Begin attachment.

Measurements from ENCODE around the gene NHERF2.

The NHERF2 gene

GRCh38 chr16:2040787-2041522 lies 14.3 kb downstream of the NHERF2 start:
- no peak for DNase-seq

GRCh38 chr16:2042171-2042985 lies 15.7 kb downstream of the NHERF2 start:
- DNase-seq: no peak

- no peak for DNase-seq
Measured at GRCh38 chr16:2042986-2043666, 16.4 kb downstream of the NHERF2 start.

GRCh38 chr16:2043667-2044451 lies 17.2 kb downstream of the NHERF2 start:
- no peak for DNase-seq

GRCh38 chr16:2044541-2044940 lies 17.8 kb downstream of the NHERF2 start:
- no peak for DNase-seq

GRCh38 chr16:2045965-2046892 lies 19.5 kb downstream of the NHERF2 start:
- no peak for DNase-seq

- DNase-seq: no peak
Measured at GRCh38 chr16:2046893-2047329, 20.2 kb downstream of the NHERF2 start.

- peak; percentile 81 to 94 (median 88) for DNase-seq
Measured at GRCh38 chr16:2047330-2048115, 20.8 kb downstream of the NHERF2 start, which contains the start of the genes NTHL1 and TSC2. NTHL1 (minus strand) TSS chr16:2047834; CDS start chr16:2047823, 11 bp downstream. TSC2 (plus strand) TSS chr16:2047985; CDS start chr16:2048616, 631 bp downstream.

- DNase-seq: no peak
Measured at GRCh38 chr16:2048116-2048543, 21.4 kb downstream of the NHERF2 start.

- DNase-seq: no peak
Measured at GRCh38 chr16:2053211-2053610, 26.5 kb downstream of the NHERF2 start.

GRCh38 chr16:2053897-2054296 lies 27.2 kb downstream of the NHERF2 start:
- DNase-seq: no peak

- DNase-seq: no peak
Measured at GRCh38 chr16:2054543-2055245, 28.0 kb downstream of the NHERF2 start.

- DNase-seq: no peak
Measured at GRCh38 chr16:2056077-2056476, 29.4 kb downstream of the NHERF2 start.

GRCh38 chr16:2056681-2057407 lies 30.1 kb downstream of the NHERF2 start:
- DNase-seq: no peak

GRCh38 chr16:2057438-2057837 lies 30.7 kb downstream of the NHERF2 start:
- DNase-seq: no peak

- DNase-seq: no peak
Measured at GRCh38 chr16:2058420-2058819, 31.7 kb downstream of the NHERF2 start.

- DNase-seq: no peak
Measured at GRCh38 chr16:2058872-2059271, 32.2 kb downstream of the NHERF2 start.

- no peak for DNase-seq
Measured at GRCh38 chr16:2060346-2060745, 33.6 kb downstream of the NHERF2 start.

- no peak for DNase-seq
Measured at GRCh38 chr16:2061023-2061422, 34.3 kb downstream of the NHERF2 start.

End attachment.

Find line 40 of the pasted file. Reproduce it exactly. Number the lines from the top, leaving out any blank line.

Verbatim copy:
Measured at GRCh38 chr16:2061023-2061422, 34.3 kb downstream of the NHERF2 start.